In summary: My proposed DIY GEB is cheap, transparent, safe, and flexible. In contrast the GEBs flogged by banks and advisers are opaque, potentially expensive, and built around derivatives.
Today’s post offers some follow-up ideas, so please do read the original DIY Guaranteed Equity Bond article first.
Haven’t you been too cautious?
Yes, deliberately so.
My proposed DIY GEB returns your full capital after five years — even if the stock market goes to zero – due to you keep enough money in cash to guarantee it.
But the stock market is unlikely to go to zero. And if it did, I doubt you’d be able to retrieve your cash, or find shops to spend it in.
I deliberately kept things simple and 100% secure for the introduction, but there’s a way to tweak the risk to your own taste:
- Work out how much you need to split your lump sum between cash and the stock market tracker to guarantee capital protection, as detailed in part one.
- Decide the worst-case return you think is likely from the stock market over five years (remember to include dividends, at around 3% a year for the FTSE All-Share).
- Apply your worst-case return to your stock market allocation, to see what your tracker would be worth in five years if the stock market did that badly.
- Since in your worst case you expect your tracker fund to be worth whatever number you just worked out, you can subtract that from your cash savings target after five years.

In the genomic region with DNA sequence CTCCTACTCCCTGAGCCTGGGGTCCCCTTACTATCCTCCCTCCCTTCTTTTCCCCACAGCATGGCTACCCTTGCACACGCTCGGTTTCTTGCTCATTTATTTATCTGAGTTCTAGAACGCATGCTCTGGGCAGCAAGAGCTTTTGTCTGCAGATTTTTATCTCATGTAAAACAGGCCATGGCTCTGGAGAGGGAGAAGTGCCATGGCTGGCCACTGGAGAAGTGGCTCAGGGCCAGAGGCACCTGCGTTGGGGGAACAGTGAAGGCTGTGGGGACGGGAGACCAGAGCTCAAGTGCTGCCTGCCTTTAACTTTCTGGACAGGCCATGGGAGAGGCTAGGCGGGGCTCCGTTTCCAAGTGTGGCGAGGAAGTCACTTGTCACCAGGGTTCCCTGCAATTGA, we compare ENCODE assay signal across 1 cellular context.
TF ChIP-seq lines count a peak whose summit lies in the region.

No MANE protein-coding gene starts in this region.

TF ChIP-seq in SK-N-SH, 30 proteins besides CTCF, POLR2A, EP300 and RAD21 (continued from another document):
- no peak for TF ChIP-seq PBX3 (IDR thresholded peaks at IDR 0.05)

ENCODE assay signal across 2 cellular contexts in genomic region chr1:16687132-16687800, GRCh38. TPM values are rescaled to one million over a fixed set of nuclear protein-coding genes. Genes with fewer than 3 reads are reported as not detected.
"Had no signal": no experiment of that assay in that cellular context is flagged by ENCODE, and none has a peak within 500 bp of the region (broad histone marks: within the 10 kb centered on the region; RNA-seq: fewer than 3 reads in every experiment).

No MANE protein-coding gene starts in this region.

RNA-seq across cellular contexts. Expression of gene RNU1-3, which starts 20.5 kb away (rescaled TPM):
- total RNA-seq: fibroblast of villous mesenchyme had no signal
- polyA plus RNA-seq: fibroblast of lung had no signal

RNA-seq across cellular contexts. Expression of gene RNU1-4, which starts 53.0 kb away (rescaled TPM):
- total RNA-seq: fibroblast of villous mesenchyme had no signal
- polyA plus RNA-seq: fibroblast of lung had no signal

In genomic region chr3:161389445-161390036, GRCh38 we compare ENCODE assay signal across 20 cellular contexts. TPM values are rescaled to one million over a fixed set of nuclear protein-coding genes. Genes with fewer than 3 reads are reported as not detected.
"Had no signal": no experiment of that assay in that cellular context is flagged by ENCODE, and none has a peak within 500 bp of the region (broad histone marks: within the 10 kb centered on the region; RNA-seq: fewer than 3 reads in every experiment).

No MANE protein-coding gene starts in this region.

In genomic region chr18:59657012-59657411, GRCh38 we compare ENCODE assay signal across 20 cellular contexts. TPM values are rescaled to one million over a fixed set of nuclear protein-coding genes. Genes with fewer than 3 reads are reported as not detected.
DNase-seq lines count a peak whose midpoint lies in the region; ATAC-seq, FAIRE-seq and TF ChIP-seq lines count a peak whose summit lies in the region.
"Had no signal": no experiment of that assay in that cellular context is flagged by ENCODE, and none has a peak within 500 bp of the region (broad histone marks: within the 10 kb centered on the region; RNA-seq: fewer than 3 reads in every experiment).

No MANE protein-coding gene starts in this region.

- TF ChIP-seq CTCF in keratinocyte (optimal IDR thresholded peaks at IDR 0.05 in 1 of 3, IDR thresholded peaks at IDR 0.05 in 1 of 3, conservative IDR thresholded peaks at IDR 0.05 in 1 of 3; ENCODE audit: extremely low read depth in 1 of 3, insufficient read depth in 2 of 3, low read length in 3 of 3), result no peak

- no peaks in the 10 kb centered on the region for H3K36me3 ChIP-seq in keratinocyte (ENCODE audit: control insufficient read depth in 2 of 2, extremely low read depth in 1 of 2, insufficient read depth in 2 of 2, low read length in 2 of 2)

- Recalculate the (lower) amount you need to put into cash to aim to get to no loss of capital after five years when incorporating the stock market returns, and put the (now higher) amount of spare money into your stock market tracker.
Confused? You can see why I left it out of the introduction!
A riskier GEB: A worked example
Some numbers should make it easier to understand (and also show how it is a fudge).
From part one’s example of a £5,000 lump sum, we worked out we needed to save £3,918 in cash at 5% in a tax-free ISA for five years to ensure we still had £5,000 at the end.
The rest, £1,082 went into the stock market. If that went to zero, we’d still have £5,000 due to the cash.
But let’s say in our worst-case scenario, we think that after reinvested dividends of c. 3% per year, the money in the tracker fund won’t fall by more than one half over five years.
- One half of £1,082 is £541.
- So our new cash target after five years is (£5,000-£541) = £4,459.
Playing around with the compound interest calculator shows we need to save £3,492 at 5% in the cash ISA to ensure we get £5,000 back from adding together our new cash target (£4,459), and our worst case stock market return (£541).
This gives us a higher £1,508 to invest in the stock market tracker fund – some 50% more than before — and so capture more reward if the stock market rises.
Caveats and catches
Anyone of a mathematical bent will appreciate that half of £1,508 is actually more than £541. Hence in our worst case of a 50% return for stocks, we’d actually have more money then we need.
If you suspect we could therefore repeat the above process of recalculating the cash amount required over and over for diminishing gain every time, you’re right.
There’s probably an equation I’ve forgotten from my A-Levels that can work it out recursively, or maybe you could write a quick computer program. But personally, I’d do it just once, then consider the surplus cash a margin of safety on the stock market doing even worse than you think possible.
On that note, this riskier DIY GEB is no longer capital guaranteed, because stocks could do worse than you can imagine. But GEBs created by the banks also fail in certain circumstances, so the riskier DIY GEB is no worse.